The good life: Author Peter James
Award-winning crime writer Peter James has sold 21 million books. The 75-year-old author grew up in Brighton with his sister Genevieve and parents Cornelia and Jack – former glovemakers to Elizabeth II.
His books are set in the resort and have been turned into the hit ITV drama series, Grace, starring John Simm.
James tells York Membery how the series – for which he gets seven per cent of the overall profits – has boosted international sales of his books.
He lives in Jersey with second wife Lara, 44, and their two dogs, Wally, a goldendoodle, and Spooky, a labradoodle.
What did your parents teach you about money?
My dad always told me to buy ‘quality’ because he warned: If you buy cheap, you buy twice. Unfortunately, I initially didn’t follow his advice and while at boarding school, aged 18, I bought a clapped-out Triumph 250cc motorbike for £25.
A tyre blew out late one night and I lay on the centre white line of the Hog’s Back road on the North Downs as lorries roared by either side of me. I bought cheap and it nearly killed me – since then I’ve always bought the best I could afford.
Did you ever consider following your parents into glovemaking?
My mother Cornelia, a refugee from Nazi Europe, and my father Jack founded the glovemakers Cornelia James, which counted the late Queen among its clients, and still holds a Royal Warrant.
I did join the firm in my 20s, but my heart just wasn’t in it, and when a sales rep said to me: ‘Only 12 years to go until I retire!’ I thought: ‘What am I doing here?’ So I left to try my luck writing full time and my sister Genevieve now runs it successfully… fortunately without me.
Have you ever struggled to make ends meet?
As a student I had to survive on £8 a week, just enough to cover the rent on the converted garage I was sharing in Chelsea, pay the rail fare and feed myself. I needed to earn extra to take a girl I fancied out to dinner, and got a job as a cleaner on ten shillings an hour. But after four weeks my employer told me, politely, that ‘I wasn’t cut out for the job’ so I was let go. Things didn’t work out with the girl either!
Did you make money from your first book deal?
No, I signed a two-book deal – £2,000 for my debut and £3,000 for the follow-up for a couple of spy novels in the early 1980s. But that first book, Dead Letter Drop (1981) sold just 1,800 copies in hardback, and the sequel didn’t do much better. Then my fortunes changed overnight with the publication of my first Roy Grace crime thriller.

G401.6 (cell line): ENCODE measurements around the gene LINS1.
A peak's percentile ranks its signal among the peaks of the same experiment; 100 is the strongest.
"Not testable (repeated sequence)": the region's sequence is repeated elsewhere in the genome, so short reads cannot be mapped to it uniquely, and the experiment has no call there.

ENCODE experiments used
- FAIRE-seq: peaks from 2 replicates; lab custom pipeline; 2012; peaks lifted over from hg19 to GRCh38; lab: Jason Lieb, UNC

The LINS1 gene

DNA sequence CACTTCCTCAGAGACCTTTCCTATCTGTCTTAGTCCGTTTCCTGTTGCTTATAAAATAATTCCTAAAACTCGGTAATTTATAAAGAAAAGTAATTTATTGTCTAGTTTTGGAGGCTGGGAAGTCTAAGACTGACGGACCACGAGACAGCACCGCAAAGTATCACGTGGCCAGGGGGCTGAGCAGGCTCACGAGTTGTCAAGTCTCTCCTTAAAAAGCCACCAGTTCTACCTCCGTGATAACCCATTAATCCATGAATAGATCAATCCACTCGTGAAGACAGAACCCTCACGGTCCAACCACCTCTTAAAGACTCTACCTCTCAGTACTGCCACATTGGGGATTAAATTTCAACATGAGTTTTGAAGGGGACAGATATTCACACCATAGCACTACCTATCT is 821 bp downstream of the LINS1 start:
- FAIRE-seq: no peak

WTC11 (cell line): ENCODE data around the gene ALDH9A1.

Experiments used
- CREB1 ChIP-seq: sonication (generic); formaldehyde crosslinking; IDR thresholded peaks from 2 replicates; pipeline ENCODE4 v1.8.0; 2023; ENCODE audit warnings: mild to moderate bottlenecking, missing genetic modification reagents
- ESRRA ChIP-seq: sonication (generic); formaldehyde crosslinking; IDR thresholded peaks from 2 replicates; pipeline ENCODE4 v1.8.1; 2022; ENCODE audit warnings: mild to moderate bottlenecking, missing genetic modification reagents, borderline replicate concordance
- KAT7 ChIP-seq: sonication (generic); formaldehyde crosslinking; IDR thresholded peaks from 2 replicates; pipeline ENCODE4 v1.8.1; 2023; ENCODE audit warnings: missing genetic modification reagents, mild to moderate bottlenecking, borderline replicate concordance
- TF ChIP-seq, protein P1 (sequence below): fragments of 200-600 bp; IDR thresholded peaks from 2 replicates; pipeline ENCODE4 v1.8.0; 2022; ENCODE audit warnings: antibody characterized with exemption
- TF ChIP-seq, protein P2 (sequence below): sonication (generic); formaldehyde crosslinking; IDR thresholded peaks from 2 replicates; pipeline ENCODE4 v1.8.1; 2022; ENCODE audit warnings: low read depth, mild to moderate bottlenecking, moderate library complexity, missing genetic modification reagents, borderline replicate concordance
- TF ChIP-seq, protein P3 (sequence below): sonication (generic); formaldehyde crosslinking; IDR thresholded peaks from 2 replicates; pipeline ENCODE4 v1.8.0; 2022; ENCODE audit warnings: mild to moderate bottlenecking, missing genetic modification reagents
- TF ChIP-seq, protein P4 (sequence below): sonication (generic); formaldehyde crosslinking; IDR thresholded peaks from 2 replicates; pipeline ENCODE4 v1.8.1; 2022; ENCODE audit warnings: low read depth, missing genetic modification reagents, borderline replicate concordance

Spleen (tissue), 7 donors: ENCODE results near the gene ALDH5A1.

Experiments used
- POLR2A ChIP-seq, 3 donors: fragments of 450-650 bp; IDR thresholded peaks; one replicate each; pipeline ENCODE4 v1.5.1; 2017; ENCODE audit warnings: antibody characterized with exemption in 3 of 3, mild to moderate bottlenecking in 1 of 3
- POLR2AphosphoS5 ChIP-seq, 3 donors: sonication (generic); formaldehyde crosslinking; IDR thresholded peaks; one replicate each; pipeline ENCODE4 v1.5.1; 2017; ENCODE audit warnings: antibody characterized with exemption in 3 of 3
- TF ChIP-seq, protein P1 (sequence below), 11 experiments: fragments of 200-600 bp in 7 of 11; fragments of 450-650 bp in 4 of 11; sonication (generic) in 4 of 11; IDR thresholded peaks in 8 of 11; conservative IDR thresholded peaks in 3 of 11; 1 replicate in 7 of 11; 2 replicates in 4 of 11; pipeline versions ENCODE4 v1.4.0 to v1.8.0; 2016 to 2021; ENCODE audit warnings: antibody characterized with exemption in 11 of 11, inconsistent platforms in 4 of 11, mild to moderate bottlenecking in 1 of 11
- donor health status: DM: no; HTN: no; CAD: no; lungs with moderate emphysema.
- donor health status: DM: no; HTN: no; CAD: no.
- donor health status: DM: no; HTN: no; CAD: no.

Dead Simple was published in 2005 and the third in the series became my first No 1. I now write a book a year – I’m currently writing the 20th Grace novel – and 18 months ago negotiated a new, five-book deal.
Ever been sent anything valuable by a fan?
No, but I was once sent a fan letter written on a piece of wood from a coffin – after Dead Simple came out.
Has the TV adaptation of Grace proved a money-spinner?
The TV series – with the brilliant John Simm in the title role of DS Grace – has been sold to more than 20 countries and is returning for a fourth series in 2024. I get 10 per cent of the production fee and 7 per cent of the overall profits. It’s also given my books, which have been translated into 38 languages, a big international sales boost. Lara and I had cameo roles as coppers.
By the book: John Simm as Brighton-based DS Grace
What is your biggest money mistake?
Buying an old Jaguar E-type for £10,000 in 1988 as a 40th birthday present for myself. It was a wreck and I spent another £60,000 restoring it. But I had to sell it when my first wife and I got divorced. Unfortunately the classic car market had temporarily collapsed so I sold it for a measly £20,000. That hurt.
Your best ever money decision?
Firstly, setting up the third internet service provider in the UK, Pavilion Internet, when there were just 50,000 people online; my two business partners and I sold it in 1998 for a seven-figure sum. Secondly, investing in Animas, which developed a wearable patch enabling diabetics like myself to get an instant insulin read-out on their mobile. That netted me a 20 times return on my six-figure investment.
Do you save into a pension?
No, I’ve seen so many swings and roundabouts in pensions. My properties, my classic cars – I’ve got a 1962 American Racing Chevrolet Corvette, a 1964 Mini Cooper S and a 1987 Mercedes 500 SL among others – and my modern art collection are my pension.
Do you invest in the stock market?
No, but I bought £15,000 of Bitcoin as part of my research for a Grace novel. It jumped to £70,000 then dropped. I sold for £40,000, not a bad return.
Do you own your own home?
We have a 17th Century detached house in Jersey with a 75ft tower where I write. The view from the top is fantastic, and I can see the coast of Saint Malo in France. My wife Lara and I are passionate about animals and we have more than one hundred in the grounds.
Do you donate money to charity?
Lara and I have our own charity, The Really Scary Books Charitable Foundation, and donate to mainly small charities such as Martlets Hospice, in Brighton, which cared for my mother. Another one I’m passionate about is the Sussex Police Charitable Trust. I’m also a patron of the RSPCA.
- Stop Them Dead (Roy Grace 19) is published by PanMacmillan and is out in hardback.